Official says fate of some moorings may be uncertain after town OKs harbor plan

Official says fate of some moorings may be uncertain after town OKs harbor plan

The Westerly Sun
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WESTERLY — Having completed an initial review of a draft version of the harbor management plan, the Town Council hopes to take a quick additional look next month and then move the document along for a public hearing to be conducted in June and July.

On Thursday, the council met again with Kevin Cute, a marine resources specialist with the state Coastal Resources Management Council. Cute reviewed the additions he had made to the plan based on the council’s input in March, and pointed out a few sections of the plan that require firming up.

The plan covers the waters of the Atlantic Ocean and Fishers Island Sound extending 500 feet from shore, an area described by CRMC as Type I waters. The plan will also apply to the town’s salt ponds, Little Narragansett Bay, including Watch Hill Cove; Foster Cove, Colonel Willie Cove, Potter Cove, and the stretch of the Pawcatuck River that flows through the town.

The mooring distribution system has been a focal point of discussions. Councilor Jack Carson asked if holders of current moorings would be given priority in the event that their moorings are deemed improper by the state management council. Cute’s answer was consistent with the message he has delivered during the council’s previous sessions in February and March, and at meetings of the Harbor Management Commission, which wrote the plan.

“I don’t mean to be harsh on this but the answer is an unequivocal ‘no,’” Cute said.

The reason, Cute explained, is that in CRMC’s view all current moorings are unauthorized because there is no accepted harbor management plan. He noted that the surface under the water is considered to be state property, which the council maintains and protects. It is through accepted harbor management plans that CRMC confers maintenance and protection responsibilities to municipalities.

Moorings must be properly constructed and maintained and mooring fields must be accessible for public use, Cute stated.

“I’m not trying to take anyone’s mooring away, but if we can’t find a way to allow public access to every single mooring field it’s going to be difficult for me to not do that. We need some cooperation. I don’t know know how much more I  can do to say I’m extending my hand to everyone,” Cute continued.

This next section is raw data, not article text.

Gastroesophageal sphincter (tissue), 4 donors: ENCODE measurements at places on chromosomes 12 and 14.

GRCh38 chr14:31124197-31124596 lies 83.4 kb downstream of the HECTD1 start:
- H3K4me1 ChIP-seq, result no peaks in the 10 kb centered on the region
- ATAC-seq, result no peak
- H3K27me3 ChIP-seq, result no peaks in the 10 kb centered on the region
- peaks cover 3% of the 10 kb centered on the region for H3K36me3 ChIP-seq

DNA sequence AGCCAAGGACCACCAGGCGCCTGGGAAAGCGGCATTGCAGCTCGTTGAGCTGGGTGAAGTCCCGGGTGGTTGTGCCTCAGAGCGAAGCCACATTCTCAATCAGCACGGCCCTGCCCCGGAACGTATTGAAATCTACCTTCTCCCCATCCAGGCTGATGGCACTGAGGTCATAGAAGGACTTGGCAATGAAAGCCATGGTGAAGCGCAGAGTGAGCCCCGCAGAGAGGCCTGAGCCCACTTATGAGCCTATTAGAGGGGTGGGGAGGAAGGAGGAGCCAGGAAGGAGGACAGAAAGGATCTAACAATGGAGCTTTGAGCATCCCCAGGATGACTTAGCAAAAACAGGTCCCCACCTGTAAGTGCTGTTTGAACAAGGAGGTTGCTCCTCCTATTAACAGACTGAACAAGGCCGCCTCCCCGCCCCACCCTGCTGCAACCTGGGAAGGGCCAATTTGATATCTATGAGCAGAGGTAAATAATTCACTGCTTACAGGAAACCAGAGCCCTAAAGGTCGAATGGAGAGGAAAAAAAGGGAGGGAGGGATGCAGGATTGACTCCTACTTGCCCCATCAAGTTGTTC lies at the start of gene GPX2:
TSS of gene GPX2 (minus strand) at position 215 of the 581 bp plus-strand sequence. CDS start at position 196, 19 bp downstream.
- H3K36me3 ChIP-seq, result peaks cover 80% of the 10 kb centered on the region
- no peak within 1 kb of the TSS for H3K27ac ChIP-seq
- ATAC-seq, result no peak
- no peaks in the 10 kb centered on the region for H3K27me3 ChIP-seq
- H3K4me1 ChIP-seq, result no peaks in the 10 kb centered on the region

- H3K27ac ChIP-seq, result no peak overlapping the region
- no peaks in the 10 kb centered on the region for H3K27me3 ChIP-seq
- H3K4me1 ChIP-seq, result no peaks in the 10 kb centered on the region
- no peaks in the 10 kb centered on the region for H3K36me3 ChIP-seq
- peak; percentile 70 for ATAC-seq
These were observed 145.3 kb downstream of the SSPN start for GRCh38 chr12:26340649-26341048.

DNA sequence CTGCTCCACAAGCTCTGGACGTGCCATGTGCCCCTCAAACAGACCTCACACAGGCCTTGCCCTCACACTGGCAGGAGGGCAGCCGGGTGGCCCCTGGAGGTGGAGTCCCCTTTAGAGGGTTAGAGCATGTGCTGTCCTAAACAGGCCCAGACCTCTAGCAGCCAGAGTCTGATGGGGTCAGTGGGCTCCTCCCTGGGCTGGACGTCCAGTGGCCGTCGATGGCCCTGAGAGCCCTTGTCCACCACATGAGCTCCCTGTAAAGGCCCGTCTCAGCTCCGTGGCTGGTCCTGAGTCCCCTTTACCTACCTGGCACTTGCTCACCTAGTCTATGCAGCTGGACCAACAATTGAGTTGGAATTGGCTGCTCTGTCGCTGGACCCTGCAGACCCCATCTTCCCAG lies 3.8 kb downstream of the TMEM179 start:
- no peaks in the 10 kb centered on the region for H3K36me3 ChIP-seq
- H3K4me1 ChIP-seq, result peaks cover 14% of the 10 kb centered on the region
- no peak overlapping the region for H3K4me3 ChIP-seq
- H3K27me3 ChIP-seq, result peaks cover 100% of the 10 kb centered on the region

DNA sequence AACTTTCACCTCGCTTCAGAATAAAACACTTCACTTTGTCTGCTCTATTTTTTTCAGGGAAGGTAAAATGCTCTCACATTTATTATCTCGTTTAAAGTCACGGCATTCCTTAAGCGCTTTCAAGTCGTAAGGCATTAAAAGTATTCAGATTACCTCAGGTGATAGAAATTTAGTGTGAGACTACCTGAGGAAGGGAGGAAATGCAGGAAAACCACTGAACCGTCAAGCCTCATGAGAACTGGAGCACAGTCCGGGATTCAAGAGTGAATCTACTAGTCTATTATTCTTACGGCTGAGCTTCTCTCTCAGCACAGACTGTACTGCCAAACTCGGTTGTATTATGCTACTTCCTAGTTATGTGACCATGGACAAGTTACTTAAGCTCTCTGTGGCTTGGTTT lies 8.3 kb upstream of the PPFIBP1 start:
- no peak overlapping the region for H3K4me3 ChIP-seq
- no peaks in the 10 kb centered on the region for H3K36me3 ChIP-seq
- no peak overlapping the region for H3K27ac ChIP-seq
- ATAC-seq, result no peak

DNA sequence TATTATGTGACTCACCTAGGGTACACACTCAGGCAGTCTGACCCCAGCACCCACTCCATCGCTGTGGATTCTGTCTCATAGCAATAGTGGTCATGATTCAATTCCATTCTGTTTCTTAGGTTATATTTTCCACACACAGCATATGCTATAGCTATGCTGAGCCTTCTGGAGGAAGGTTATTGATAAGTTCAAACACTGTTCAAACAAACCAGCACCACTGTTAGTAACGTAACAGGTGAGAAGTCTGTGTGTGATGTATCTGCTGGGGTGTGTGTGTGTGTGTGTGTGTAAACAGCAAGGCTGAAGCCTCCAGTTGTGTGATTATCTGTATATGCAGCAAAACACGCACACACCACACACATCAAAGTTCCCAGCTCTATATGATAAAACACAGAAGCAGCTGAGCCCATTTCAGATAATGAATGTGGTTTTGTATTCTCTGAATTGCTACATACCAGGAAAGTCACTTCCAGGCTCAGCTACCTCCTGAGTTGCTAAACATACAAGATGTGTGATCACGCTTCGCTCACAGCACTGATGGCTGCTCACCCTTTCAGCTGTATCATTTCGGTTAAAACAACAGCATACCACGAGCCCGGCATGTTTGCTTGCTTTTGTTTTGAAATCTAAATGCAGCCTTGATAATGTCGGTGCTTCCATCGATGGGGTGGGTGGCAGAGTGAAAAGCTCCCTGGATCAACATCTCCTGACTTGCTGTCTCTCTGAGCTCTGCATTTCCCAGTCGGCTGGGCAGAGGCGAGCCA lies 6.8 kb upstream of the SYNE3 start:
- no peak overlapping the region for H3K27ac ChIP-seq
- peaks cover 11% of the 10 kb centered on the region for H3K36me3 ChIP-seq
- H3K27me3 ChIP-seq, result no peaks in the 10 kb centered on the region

“You have to work with us...these are legal property issues and we need to respect the law. I’ll do the best I can to work with everyone.”

CRMC is authorized under state law to “to enact regulations and planning programs designed to proactively stimulate coastal communities to develop comprehensive municipal harbor management plans,” according to CRMC’s 83-page Guidelines for the Development of  Municipal Harbor Management Plans.

Westerly’s effort to develop a plan dates back at least 14 years, when a Harbor Management Commission was appointed by the Town Council. Only one original member — commission chairman Larry Steadman, remains on the commission.

The plans are intended to provide a comprehensive and continuous evaluation of municipal harbor management activities; provide for a detailed assessment of current and proposed municipal harbor management programs, ordinances or regulations to ensure compliance with regulatory and management requirements of the state; and delegate the management authority and responsibilities of consistent local harbor management programs to the municipalities,  according to the CRMC guide.

The most recent draft version of the plan will be posted on the municipal website before the council’s meeting on the plan in May. After the public hearings in June and July, the council will conduct a final review with the hope of approving the plan, said Council President Edward Morrone.

The plan would then move to CRMC for a formal review and decision. CRMC will seek input and a sign-off from the state Department of Environmental Management and the U.S. Army Corps of Engineers.


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